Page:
W3C home > Mailing lists > Public > public-html@w3.org > September 2012

Re: [HTMLWG] CR Exit Criteria redux

From: Maciej Stachowiak <mjs@apple.com>
Date: Wed, 26 Sep 2012 17:50:24 -0700
Cc: John Foliot <john@foliot.ca>, "public-html@w3.org" <public-html@w3.org>
Message-id: <A183F2D0-0155-44A2-8A25-D5F5866D320B@apple.com>
To: Adrian Bateman <adrianba@microsoft.com>

On Sep 26, 2012, at 5:27 PM, Adrian Bateman <adrianba@microsoft.com> wrote:

> On Wednesday, September 26, 2012 2:28 PM, John Foliot wrote:
>> Adrian Bateman wrote:
>>> It is unacceptable to Microsoft that anyone other than Microsoft 
>>> submit implementation reports for Internet Explorer.
>> Would browser vendors and other interested parties accept that as part of
>> any implementation claim they specifically note Accessibility considerations
>> when relevant?  For example, stating as part of any claim *what* (if
>> anything) is being exposed to the Accessibility API, (along with possibly
>> known 3rd party implementations).
>> For example, feature "foo" has been implemented in 2 independent instances,
>> and as part of that implementation "bar" is exposed to the AAPI, but no 3rd
>> party (AT) tool yet supports that feature/exposure. Does it meet the Exit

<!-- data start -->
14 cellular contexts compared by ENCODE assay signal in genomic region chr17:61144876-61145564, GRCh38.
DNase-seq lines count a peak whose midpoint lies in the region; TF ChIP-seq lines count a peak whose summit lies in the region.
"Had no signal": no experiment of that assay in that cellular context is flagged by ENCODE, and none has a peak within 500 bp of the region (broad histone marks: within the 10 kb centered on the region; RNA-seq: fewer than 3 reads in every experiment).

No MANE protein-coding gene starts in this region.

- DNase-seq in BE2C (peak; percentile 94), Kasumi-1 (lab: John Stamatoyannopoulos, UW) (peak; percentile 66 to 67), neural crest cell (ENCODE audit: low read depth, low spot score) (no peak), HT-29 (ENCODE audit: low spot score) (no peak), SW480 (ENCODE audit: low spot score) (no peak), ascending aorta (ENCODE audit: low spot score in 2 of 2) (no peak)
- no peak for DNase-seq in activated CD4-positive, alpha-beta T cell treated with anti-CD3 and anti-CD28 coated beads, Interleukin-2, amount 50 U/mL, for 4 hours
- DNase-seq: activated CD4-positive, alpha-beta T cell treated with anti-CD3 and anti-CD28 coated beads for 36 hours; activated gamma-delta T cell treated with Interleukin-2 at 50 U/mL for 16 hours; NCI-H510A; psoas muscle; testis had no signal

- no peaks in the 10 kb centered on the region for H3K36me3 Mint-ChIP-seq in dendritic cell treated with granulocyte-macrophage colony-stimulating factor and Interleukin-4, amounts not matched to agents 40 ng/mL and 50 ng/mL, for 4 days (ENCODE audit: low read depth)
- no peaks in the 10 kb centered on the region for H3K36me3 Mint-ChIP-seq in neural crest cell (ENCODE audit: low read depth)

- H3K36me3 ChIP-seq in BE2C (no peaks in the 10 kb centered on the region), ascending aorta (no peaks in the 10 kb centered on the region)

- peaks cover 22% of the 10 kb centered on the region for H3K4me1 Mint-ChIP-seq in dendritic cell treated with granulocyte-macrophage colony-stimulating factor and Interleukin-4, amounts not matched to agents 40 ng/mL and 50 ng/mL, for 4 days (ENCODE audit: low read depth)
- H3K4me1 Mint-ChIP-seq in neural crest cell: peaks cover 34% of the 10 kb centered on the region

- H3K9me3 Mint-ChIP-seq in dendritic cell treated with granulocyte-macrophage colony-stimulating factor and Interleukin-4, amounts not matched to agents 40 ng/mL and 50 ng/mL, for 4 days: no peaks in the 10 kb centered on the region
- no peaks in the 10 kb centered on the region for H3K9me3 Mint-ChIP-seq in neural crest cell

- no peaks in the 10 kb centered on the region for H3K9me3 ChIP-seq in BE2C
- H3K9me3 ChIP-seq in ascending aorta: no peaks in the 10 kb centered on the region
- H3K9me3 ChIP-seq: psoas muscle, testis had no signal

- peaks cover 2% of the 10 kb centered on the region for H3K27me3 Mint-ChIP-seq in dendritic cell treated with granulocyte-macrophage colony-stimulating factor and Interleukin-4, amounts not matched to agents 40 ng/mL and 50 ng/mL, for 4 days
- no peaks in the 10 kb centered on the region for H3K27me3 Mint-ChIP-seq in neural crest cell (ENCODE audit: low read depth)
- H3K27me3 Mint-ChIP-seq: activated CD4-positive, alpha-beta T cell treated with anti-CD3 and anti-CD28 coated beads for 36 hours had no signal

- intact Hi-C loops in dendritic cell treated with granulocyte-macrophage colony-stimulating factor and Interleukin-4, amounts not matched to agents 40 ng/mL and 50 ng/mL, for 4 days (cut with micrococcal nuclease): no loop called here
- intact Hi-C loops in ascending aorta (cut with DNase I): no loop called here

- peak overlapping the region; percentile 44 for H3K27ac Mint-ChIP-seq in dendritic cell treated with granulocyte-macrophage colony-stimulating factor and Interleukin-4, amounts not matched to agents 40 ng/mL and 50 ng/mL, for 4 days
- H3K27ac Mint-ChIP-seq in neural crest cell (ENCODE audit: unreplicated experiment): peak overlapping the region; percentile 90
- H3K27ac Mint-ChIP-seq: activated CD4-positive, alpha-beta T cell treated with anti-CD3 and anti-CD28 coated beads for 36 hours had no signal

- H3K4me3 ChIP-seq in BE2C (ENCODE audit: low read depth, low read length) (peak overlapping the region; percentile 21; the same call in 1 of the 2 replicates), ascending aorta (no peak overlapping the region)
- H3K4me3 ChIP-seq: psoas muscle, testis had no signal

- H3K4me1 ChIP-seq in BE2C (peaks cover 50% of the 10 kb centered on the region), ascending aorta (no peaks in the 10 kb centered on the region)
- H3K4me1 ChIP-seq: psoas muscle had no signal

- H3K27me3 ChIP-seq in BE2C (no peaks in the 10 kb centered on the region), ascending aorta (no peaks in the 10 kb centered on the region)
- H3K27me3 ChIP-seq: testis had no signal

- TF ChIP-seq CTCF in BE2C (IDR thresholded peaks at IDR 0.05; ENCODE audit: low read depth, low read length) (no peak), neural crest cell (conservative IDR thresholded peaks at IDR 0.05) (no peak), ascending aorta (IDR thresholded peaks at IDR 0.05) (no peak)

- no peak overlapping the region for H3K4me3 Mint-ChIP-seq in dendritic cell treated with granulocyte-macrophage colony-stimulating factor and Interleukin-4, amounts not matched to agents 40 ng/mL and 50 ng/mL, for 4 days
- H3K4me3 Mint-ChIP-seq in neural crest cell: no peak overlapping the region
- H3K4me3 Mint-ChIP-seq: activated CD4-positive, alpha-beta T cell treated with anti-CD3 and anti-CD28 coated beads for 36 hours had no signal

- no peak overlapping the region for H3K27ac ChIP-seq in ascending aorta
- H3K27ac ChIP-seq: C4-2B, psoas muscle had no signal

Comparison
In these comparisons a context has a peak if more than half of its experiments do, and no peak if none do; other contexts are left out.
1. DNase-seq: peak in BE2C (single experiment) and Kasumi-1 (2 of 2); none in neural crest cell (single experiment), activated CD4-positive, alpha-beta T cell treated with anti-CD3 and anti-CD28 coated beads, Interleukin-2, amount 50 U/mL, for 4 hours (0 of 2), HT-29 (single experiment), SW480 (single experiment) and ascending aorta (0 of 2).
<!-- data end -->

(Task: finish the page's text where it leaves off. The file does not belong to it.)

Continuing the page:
>> Criteria test? (If an inspector can verify the claims of AAPI exposure, does
>> that count?)
>> Conversely, feature "baz" is exposed to the AAPI, is supported by X number
>> of known AT tools, but has no native implementation in the browser - does
>> that count and who reports it?
> Do you have an example test case? I would expect that we would submit an
> implementation report for all the test cases that we're able to run. I'm not
> sure what a test case for this kind of feature would look like so it would
> be good to see some proposals for this kind of test if they will be needed.

I imagine this would be a manual test case where you load an HTML file in a particular browser with a particular screen reader running, and observe behavior via a third party screen reader (say, JAWS). I don't think anyone has made such a test.

Additional question: has Microsoft asked for or received the concession requested here from other W3C Working Groups, i.e. that only only Microsoft is allowed to submit implementation reports for IE?

Also: what is the concern behind this? 
    (1) Are you worried that someone else will run the tests and incorrectly conclude that IE has a quality implementation of a feature, when Microsoft does not feel that way and in fact it should be removed?
    (2) Are you worried that someone else will run the tests and conclude that IE is not as compliant as Microsoft feels it is, leading to an undeserved bad reputation?
    (3) Something else - if so, what?

It is difficult to figure out what kinds of remedies might address your concerns without understanding what they are.

Received on Thursday, 27 September 2012 00:50:56 UTC

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